City officials for years have been overspending by tens of thousands of dollars on a suburban St. Louis law firm representing Urbana in a controversial lawsuit that began last year.
How spending has been balanced out with other city business is a mystery that will be solved, mayor says
URBANA — City officials for years have been overspending by tens of thousands of dollars on a suburban St. Louis law firm representing Urbana in a controversial lawsuit that began last year.
City records show Urbana has already spent at least $51,660.47 on special attorneys to defend its case against a former employee, and that number will continue to rise as the lawsuit drags on.
The Lowenbaum Partnership has already been paid $137,671.97 in the first six months of this fiscal year, far exceeding the $8,780 the city had budgeted for the entire year for "special counsel."
"This is a mystery that we're trying to unravel," Mayor Laurel Prussing said.
The firm represents the city in collective-bargaining matters, and it is defending the city after former employee Liz Walden filed a complaint in Champaign County Circuit Court that she was wrongfully dismissed from her job by Prussing.
The mayor said that 2013 was a "very intense year" with three labor contracts up for negotiation.
But the overdrawn budget line has gone under the radar for several years, and Prussing is now looking to "change the system" of how money goes out. She said the spending has always been balanced out by other budget savings, and the auditors who pore over the budget each year have never commented on the discrepancy.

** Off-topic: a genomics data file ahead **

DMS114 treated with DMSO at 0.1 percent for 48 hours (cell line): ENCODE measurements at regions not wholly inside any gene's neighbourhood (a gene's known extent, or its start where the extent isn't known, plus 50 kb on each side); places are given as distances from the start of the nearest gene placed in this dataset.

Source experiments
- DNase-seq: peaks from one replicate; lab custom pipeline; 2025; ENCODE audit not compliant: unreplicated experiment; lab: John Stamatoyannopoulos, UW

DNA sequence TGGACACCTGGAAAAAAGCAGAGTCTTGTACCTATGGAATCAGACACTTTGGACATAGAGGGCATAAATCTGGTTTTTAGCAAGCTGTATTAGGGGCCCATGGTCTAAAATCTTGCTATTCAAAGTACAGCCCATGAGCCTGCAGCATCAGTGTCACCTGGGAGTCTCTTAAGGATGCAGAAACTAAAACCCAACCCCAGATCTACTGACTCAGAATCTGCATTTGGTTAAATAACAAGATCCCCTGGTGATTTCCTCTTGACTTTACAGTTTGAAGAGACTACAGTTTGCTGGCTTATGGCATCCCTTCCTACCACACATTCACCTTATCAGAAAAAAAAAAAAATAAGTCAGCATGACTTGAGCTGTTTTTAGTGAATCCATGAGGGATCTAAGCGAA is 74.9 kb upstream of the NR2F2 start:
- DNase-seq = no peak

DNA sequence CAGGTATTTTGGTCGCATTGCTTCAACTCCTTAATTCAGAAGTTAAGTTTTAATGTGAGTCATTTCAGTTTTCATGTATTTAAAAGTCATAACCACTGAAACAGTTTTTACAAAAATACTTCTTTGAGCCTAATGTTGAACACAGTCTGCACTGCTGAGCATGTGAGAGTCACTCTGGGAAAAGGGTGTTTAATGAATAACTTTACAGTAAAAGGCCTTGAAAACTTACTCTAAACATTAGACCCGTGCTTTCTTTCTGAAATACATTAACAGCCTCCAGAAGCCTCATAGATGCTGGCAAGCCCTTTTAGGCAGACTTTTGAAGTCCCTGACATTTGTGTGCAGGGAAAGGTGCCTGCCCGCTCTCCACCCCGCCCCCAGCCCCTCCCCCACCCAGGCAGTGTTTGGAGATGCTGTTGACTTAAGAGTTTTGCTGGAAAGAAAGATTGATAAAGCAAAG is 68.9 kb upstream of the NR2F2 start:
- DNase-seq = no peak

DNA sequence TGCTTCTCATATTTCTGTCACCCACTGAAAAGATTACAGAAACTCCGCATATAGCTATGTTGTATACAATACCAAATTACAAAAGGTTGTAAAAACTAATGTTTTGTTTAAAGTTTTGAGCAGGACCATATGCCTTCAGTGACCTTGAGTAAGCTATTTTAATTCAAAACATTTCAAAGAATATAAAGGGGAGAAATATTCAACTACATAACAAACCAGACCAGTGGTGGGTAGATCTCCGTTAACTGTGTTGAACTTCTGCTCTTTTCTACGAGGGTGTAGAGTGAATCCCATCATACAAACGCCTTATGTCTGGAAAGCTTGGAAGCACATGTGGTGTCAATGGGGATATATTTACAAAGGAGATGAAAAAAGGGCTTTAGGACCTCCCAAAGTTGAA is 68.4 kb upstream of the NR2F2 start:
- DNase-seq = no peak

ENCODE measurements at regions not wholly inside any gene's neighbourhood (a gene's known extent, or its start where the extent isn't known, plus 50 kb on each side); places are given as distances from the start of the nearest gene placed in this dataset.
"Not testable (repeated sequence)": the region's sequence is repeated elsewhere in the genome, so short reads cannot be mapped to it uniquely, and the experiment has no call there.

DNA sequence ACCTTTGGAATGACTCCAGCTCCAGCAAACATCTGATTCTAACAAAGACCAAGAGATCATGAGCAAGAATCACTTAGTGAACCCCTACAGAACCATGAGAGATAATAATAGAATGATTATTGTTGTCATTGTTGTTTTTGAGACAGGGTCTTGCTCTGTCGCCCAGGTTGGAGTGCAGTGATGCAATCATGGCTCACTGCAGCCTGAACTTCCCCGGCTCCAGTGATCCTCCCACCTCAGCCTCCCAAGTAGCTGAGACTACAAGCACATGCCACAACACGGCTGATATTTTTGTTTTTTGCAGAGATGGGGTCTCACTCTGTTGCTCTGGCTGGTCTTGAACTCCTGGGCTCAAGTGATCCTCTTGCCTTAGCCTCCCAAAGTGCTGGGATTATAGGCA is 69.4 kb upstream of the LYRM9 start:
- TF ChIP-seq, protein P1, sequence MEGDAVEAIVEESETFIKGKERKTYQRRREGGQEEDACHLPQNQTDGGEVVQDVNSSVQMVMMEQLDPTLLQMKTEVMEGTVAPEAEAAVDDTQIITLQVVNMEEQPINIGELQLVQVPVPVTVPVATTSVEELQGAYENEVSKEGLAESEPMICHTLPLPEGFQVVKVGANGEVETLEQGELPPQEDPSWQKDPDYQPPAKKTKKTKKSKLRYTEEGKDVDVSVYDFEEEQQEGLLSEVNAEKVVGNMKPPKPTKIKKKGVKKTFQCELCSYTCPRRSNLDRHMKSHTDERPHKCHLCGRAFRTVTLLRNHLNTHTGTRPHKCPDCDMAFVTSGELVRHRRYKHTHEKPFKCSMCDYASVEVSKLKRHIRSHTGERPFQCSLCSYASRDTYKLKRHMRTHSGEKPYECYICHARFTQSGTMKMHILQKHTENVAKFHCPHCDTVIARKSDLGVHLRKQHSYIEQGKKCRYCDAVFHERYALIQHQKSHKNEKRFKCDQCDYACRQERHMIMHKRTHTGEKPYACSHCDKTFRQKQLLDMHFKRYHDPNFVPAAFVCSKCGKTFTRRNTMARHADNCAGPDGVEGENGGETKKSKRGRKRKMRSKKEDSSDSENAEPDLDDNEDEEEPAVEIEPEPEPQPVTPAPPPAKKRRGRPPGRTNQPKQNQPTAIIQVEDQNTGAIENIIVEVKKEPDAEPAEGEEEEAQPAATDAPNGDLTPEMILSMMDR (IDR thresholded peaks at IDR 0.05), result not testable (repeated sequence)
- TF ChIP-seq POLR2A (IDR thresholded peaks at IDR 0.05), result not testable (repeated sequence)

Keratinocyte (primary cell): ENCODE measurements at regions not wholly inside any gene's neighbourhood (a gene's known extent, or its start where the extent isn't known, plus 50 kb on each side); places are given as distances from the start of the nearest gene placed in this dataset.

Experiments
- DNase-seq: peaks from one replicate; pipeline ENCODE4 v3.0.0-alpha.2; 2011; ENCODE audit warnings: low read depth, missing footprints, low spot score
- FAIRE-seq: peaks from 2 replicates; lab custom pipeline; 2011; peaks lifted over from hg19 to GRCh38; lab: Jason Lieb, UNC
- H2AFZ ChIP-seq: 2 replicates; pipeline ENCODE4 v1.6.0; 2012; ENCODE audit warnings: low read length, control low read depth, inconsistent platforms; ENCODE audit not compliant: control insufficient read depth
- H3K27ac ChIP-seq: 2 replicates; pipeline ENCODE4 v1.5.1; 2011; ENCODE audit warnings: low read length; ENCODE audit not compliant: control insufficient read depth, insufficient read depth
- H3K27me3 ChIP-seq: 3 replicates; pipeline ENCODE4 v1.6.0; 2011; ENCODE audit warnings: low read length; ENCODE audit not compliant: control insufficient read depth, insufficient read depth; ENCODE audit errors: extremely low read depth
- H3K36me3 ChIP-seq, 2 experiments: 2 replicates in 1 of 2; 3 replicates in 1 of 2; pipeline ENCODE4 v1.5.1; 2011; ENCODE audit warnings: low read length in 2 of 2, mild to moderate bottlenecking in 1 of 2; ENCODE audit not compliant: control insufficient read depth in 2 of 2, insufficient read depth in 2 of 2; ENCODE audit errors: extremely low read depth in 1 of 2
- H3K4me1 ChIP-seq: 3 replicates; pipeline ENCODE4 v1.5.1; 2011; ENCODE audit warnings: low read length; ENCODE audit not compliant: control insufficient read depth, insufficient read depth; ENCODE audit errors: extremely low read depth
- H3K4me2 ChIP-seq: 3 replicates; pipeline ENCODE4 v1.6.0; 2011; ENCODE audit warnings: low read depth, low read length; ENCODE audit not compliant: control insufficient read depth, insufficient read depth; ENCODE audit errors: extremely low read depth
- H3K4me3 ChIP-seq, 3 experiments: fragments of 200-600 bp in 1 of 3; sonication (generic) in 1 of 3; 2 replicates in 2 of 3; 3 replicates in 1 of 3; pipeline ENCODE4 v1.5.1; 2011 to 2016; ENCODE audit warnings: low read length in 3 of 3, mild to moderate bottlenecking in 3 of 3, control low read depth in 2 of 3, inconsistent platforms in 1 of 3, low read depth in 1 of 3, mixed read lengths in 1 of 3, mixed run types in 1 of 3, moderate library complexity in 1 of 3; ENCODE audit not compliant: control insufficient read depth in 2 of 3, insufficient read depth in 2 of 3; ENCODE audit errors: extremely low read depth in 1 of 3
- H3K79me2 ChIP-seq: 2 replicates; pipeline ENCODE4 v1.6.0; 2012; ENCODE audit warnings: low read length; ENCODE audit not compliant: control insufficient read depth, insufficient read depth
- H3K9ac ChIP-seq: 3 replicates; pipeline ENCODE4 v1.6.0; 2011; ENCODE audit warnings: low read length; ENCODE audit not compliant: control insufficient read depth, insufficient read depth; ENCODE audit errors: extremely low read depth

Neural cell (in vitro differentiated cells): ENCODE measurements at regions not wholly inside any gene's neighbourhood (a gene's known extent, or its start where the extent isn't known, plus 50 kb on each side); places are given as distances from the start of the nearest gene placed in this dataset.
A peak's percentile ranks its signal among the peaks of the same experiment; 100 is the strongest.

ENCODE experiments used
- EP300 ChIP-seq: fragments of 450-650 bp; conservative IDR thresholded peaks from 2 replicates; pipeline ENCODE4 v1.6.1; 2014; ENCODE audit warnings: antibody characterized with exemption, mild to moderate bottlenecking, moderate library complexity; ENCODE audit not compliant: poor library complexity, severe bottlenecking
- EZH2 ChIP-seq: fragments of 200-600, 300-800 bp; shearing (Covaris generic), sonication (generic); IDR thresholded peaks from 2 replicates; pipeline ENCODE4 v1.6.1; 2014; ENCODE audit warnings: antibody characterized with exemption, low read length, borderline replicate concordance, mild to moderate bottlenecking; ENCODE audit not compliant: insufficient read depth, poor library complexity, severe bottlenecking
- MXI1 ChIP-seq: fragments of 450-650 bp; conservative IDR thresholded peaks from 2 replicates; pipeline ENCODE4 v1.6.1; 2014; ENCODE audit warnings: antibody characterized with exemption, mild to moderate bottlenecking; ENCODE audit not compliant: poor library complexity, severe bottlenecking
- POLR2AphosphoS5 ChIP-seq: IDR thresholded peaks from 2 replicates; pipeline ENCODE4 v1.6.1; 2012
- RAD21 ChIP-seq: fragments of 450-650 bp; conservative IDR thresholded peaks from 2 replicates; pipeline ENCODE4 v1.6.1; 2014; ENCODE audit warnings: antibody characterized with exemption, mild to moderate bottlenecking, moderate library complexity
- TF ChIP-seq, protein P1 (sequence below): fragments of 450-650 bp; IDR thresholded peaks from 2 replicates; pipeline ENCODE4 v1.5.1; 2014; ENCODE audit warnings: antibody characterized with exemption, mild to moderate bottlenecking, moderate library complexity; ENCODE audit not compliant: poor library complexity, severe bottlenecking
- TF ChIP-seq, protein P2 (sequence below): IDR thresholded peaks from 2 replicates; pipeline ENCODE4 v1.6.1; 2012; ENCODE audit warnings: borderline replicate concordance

"We've been trying to figure it out: How did it get balanced out?" Prussing said.
The Lowenbaum Partnership is a private firm based in Clayton, Mo., whose lawyers are supplementary to those who work for the city. Prussing said she chose the firm to represent the city in employment matters based on successes it had in Peoria and its history of not being too heavy-handed with unions.
"I chose Lowenbaum based on their record," she said. "They were very successful in a labor negotiation in Peoria. Both sides were happy, so we figured that was a good thing."
Prussing said "the city has always used outside attorneys" to represent it in employment matters, and she switched over to Lowenbaum from a Chicago firm in 2007.
Despite the overdrawn budget line, Prussing said she is still spending less money in her department than in the past.
"It costs money to defend the taxpayers of Urbana," she said. "To not defend them would be more expensive."
The six-figure number paid to the Lowenbaum Partnership for the first half of this budget year does not include a December court appearance, and the city's attorneys are facing a Jan. 13 deadline to file a new pleading in the case. They'll likely be due for another court appearance after that.
Walden wants to return to her old job as accounting supervisor with full backpay and benefits after she was not reappointed to the position in June. Walden was one of about 30 "at-will" employees who must be reappointed to their jobs annually by the mayor. Prussing did not submit Walden's name for reappointment this year.